There was a lot of interests sparked late last week on a Forrester report relating to the future of end user computing. In a blog post relating to the research the author, Frank Gillett, tells CIOs that the future of end user computing being dominated by tablets:
…tablets are very good for information consumption, an activity that many of us do a lot of. Content creation apps are appearing on tablets. They’ll get a lot better as developers get used to building for touch-first interfaces, taking advantage of voice input, and adding motion gestures.
They’re even better for sharing and working in groups. There’s no barrier of a vertical screen, no distracting keyboard clatter, and it just feels natural to pass over a tablet, like a piece of paper, compared to spinning around a laptop.
All these reasons add up to our prediction that tablets will become the preferred, primary device for millions of people around the world, which is in the just-published report “Tablets Will Rule The Future Personal Computing Landscape.” Note that there will still be lots of personal computers sold and in use — in fact our casual estimate is that there will be 2 billion PCs in use by 2016, despite growing tablet sales. That’s because tablets only partially cannibalize PCs. Eventually tablets will slow laptop sales but increase sales of desktop PCs. That’s because many people, especially information workers, will still need conventional PCs for any intensely creative work at a desk that requires a large display or significant processing power.
Gillett also wrote a 17-page report with other Forrester analysts for clients that described ways tablets and smartphones will fit into a new form of PC. Called “frames,” these new PCs will essentially be displays that have sensors, processing power and wireless docking to work with handheld devices of all types.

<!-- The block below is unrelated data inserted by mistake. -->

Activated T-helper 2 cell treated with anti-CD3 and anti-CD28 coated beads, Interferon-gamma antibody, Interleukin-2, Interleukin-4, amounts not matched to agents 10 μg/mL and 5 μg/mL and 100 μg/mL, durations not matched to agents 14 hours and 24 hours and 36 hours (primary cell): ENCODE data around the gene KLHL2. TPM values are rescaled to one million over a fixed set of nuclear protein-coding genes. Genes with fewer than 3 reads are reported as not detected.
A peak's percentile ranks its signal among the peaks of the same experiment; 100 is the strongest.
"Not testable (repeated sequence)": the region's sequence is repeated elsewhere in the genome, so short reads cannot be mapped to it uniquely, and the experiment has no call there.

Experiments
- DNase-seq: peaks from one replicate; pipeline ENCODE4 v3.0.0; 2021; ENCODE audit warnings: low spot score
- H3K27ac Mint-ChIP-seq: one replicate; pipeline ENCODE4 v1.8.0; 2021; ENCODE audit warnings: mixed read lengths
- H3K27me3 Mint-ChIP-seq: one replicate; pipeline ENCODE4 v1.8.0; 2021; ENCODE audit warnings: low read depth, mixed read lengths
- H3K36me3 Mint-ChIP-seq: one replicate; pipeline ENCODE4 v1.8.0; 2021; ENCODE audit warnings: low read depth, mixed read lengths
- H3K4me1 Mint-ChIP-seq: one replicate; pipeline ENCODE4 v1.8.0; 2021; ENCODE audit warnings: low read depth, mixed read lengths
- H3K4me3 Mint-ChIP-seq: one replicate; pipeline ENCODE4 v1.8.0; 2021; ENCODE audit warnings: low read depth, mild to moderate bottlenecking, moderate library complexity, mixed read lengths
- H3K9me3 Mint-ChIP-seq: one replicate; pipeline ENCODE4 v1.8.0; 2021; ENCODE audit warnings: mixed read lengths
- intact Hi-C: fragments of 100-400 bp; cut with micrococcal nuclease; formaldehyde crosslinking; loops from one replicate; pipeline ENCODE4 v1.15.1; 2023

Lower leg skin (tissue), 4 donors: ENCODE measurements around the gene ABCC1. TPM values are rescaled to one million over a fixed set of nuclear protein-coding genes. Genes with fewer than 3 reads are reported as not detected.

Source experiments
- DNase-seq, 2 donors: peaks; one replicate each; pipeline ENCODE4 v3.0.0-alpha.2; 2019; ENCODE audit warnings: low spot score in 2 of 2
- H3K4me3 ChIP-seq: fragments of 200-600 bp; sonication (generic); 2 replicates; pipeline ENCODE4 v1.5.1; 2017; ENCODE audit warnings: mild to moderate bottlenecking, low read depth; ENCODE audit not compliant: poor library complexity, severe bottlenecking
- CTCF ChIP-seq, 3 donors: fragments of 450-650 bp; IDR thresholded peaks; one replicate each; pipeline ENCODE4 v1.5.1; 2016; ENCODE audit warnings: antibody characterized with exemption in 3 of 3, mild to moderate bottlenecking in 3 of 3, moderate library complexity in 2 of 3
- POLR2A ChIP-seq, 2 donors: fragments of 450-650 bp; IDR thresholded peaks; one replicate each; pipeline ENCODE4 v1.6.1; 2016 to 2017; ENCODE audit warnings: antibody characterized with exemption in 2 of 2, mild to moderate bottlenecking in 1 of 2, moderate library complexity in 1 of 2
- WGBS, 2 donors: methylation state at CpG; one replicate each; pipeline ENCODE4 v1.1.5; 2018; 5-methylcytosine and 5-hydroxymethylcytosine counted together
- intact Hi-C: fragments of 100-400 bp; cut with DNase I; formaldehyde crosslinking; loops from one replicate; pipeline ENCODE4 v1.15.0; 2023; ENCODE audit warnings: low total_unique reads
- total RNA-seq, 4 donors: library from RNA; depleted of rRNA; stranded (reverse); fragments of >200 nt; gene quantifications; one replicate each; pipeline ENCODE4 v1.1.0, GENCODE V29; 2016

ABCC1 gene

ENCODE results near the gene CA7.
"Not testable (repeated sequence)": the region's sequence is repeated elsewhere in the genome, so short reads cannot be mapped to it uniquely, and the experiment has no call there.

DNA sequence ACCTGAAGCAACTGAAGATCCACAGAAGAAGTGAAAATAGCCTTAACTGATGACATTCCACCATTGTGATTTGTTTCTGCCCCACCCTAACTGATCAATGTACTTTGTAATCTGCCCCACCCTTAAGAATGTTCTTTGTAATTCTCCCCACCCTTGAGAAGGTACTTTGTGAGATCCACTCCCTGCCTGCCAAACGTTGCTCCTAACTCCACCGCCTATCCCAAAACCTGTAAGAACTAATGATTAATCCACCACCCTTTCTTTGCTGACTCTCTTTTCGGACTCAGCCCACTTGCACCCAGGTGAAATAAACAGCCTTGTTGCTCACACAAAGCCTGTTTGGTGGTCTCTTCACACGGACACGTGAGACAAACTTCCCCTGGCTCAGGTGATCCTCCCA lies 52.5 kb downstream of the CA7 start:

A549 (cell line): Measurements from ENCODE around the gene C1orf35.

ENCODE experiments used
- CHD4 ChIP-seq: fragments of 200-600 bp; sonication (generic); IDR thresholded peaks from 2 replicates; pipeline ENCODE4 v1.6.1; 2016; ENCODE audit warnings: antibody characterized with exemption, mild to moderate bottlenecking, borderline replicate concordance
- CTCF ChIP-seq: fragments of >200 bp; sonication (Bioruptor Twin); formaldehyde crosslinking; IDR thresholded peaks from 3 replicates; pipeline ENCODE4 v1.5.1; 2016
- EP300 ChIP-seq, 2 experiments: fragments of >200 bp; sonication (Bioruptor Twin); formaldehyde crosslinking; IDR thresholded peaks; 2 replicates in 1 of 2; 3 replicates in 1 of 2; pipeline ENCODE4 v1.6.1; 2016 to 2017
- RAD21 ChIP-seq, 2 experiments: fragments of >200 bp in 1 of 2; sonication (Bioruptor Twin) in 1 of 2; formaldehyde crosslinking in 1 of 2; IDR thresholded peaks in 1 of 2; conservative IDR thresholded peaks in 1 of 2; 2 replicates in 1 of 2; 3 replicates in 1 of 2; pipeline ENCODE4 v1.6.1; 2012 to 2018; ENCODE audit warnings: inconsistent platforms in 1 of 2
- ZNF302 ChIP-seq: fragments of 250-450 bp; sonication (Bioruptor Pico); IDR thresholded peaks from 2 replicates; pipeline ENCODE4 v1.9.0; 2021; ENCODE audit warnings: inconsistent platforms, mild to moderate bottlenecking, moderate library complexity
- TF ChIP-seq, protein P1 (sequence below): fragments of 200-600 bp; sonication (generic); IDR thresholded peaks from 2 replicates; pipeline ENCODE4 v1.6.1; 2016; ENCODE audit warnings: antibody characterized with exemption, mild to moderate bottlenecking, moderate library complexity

Frames will be stationed in meeting rooms, coffee shops and more, Forrester said. Tablets used with frames will substitute for laptops in significant volume, the report said.
I have to say the idea of frames resonates well with my, and many other knowledge worker use cases. I’m more questioning of the Frame use case when we consider task based workers and I have a concern that those work styles are increasingly forgotten, yet they will always be a significant portion, albeit a minority of the future of our workplace. In terms of the way we think about desktop at CSC our strategy for delivering efficiently to mixed work styles within the enterprise remains sound, some of the end points and infrastructure may change with time but our conceptual architectures remain valid. That’s a relief! That last comment was a little flippant as we have to be preparing now for significant changes in the way workers interact with technology especially as it relates to applications and data. The challenge of managing information in the cloud and the blend of information in enterprise and personal cloud services will be an increasing focus for CIOs.
Disclosure: Stu Downes is employed by CSC and is the global portfolio executive for desktop services but the views in this article don’t necessarily reflect those of CSC.